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Mental Deficits After Surgery

Posted by medconsumers on April 1, 2002

Mental Defecits After Major Surgery: The Search For Explanations
by Maryann Napoli

It took about ten years for the rumors to surface after coronary-artery bypass surgery was first introduced in the late 1960s. Some people had mental deficits that persisted long after they had been discharged from the hospital. The initial recipients of bypass surgery were primarily men in early middle age, so it should have been difficult for surgeons to dismiss the reports as unrelated to the operation. But dismiss they did, and the researchers would not take on the subject for another 10 years. Now there is mounting evidence that cognitive decline can occur at any age, not only as a result of coronary-artery bypass surgery but other major operations as well. Those most likely to be afflicted, however, seem to be elderly people who undergo an operation of long duration.

Had coronary-artery bypass surgery not rapidly become one of the most common major operations in the U.S., we might never have learned about its adverse cognitive effects that include memory problems and difficulties processing information. But, in time, the research could not be ignored. By the 1990s, several studies with long-term follow-ups found the incidence of cognitive decline to be highest right after the operation, but decreasing over time. At discharge, 50-80% of the people showed cognitive dysfunction, 20-50% at six weeks, and 10-30% at six months. These studies were conducted at a time when the age of a person undergoing coronary-artery bypass surgery had been slowly rising to the current average of 66 years.

Last year, a study conducted at Duke University Medical Center provided even longer follow-up information on 172 people (mostly male with an average age of 61 years) with much more sobering results. Five years after surgery, 42% still showed cognitive dysfunction (New England Journal of Medicine, 2/8/01).

These adverse effects had long been attributed to the use of the machine that takes over the function of the heart during all major chest operations. The heart-lung machine not only cools the heart, but also temporarily paralyzes it so that the surgeons can operate. The patient’s blood is diverted to the heart-lung machine, where oxygen is introduced and carbon dioxide removed, before the blood is returned to the body. Tiny air bubbles obstructing the blood flow to the brain were identified as a suspected main cause of cognitive deficits. Consequently, some surgeons have been experimenting with what they call the off-pump version of coronary-artery bypass surgery, now used in 20% of all such operations performed in the U.S.

Last month, the largest randomized clinical trial to compare both techniques published discouraging results in the Journal of the American Medical Association. The 420 participants (mean age 61 years) were facing their first coronary-artery bypass surgery. All had been randomly assigned to either on-pump (the standard procedure) or off-pump surgery. Psychologists had tested the participants before and after the operation.

The off-pump group did better at three months, but by one year after surgery, the rate of cognitive dysfunction was about the same for both groups (32%). The trial’s authors speculate that the off-pump technique itself might be just another source of cognitive deficits. Or, factors other than the heart-lung machine could be the cause of cognitive decline. And general anesthesia had already been identified as a possible explanation for the delirium, confusion, and cognitive dysfunction commonly observed in elderly people immediately after undergoing any form of major surgery. Research dating back to the 1950s showed that these symptoms may persist in some elderly people for months and even years after major surgery.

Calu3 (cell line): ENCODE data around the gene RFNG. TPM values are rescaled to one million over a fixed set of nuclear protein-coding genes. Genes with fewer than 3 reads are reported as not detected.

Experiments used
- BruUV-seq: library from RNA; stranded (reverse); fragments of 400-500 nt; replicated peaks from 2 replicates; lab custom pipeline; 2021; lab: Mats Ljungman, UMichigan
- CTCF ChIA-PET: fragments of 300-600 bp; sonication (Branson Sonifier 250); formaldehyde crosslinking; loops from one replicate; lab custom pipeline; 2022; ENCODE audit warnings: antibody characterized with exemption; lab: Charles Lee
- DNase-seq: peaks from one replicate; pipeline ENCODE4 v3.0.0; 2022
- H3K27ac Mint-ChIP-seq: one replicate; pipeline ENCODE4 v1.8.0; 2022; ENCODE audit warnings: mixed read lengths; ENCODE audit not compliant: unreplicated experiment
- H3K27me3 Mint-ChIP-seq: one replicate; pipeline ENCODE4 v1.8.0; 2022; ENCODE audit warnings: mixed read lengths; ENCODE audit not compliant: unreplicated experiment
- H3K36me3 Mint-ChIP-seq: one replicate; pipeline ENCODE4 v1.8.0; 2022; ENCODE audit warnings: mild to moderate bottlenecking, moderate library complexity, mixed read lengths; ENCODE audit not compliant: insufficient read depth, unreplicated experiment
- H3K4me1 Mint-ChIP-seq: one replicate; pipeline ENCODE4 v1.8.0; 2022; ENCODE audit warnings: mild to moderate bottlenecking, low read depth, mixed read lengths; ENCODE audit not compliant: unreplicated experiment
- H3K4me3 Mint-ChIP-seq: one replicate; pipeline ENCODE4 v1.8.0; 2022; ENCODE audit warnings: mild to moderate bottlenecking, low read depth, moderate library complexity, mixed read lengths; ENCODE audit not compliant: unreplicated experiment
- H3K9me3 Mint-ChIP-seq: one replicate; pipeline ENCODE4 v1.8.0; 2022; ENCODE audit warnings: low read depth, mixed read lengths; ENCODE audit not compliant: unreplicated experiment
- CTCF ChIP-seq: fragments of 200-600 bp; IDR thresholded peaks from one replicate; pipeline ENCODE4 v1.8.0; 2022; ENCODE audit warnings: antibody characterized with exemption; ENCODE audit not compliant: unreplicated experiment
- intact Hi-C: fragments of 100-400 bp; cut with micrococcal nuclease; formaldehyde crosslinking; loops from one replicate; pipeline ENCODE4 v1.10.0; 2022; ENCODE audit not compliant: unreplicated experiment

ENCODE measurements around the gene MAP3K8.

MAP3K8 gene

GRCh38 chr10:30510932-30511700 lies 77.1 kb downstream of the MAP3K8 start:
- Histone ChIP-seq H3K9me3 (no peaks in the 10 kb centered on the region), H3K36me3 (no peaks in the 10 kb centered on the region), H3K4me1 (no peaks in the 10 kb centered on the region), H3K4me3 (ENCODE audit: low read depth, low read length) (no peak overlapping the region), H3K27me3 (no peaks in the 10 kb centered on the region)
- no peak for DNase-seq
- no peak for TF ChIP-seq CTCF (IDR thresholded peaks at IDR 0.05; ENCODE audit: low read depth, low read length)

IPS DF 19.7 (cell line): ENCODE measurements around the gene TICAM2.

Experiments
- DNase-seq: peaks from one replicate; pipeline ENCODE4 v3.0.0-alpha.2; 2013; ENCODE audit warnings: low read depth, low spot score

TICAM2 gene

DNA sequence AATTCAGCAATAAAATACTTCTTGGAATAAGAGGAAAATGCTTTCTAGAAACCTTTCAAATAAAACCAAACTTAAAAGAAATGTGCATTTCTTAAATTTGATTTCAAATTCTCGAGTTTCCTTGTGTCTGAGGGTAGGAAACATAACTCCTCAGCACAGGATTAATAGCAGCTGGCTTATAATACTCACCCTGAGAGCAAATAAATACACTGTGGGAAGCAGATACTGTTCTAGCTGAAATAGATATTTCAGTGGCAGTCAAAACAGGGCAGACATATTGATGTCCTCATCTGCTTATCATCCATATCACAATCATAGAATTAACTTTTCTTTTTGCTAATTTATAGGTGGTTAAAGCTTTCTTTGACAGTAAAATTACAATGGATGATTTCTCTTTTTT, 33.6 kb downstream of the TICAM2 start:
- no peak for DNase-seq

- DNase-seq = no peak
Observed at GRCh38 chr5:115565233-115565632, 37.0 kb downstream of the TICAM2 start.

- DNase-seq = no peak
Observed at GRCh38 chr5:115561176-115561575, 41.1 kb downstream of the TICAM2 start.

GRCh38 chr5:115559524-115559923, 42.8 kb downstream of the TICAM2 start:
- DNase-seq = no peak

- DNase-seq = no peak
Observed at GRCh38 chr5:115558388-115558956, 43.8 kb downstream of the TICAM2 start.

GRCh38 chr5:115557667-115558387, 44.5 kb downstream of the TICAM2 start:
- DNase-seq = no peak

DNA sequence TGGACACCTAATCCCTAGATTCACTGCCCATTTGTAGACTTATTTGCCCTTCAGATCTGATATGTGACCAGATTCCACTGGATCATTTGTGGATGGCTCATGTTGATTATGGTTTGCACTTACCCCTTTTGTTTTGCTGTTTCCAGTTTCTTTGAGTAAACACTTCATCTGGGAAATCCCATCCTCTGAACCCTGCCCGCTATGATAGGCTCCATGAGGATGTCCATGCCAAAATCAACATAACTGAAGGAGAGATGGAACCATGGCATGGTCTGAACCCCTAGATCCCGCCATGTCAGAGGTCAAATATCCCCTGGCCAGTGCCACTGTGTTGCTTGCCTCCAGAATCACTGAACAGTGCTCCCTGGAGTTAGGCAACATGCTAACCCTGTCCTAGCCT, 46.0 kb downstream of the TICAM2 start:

To fill a large information gap about cognitive decline in the elderly after non-cardiac major surgery, an international team of researchers looked at a range of possible causes-not just general anesthesia. Among them were low blood pressure and postoperative infection. The 1,218 study participants, aged 60 years and older, were given neuropsychological tests pre- and postoperatively.

“We confirmed unequivocally that anesthesia and surgery cause long-term postoperative cognitive decline in the elderly and that the risk increases with age,” concluded the authors of this study that was published in the Lancet (3/21/98). Of the 10% whose cognitive dysfunction continued three-months after surgery, advanced age was the only relevant factor. The authors noted that their findings could actually understate the problem because the participants were not especially ill, physically or mentally, before surgery. They also believe that more research must be conducted to determine whether postoperative cognitive dysfunction is a permanent disorder.

What you can do

-Make sure the operation is necessary by getting a second opinion. Coronary-artery bypass surgery, for example, is notoriously overdone. No major operation has been subjected to so many large-scale clinical trials, often comparing it to drug therapy. Results consistently show that a huge percentage of people who undergo this operation can be just as effectively—and more safely—treated with drug therapy. For a second opinion consultation, consider a trip to the Lown Cardiovascular Center in Brookline, Massachusetts (617/ 732-1318).

-It is not known how many people are informed that mental deficits are a possible risk of major surgery, or how many people are given an option of other forms of anesthesia when possible. The subject is worth a pre-surgical conversation with the surgeon and the anesthesiologist.

(April 2002)

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